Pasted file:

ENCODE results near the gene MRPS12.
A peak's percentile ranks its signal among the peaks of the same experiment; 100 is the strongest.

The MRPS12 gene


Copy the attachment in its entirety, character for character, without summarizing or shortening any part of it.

ENCODE results near the gene MRPS12.
A peak's percentile ranks its signal among the peaks of the same experiment; 100 is the strongest.

The MRPS12 gene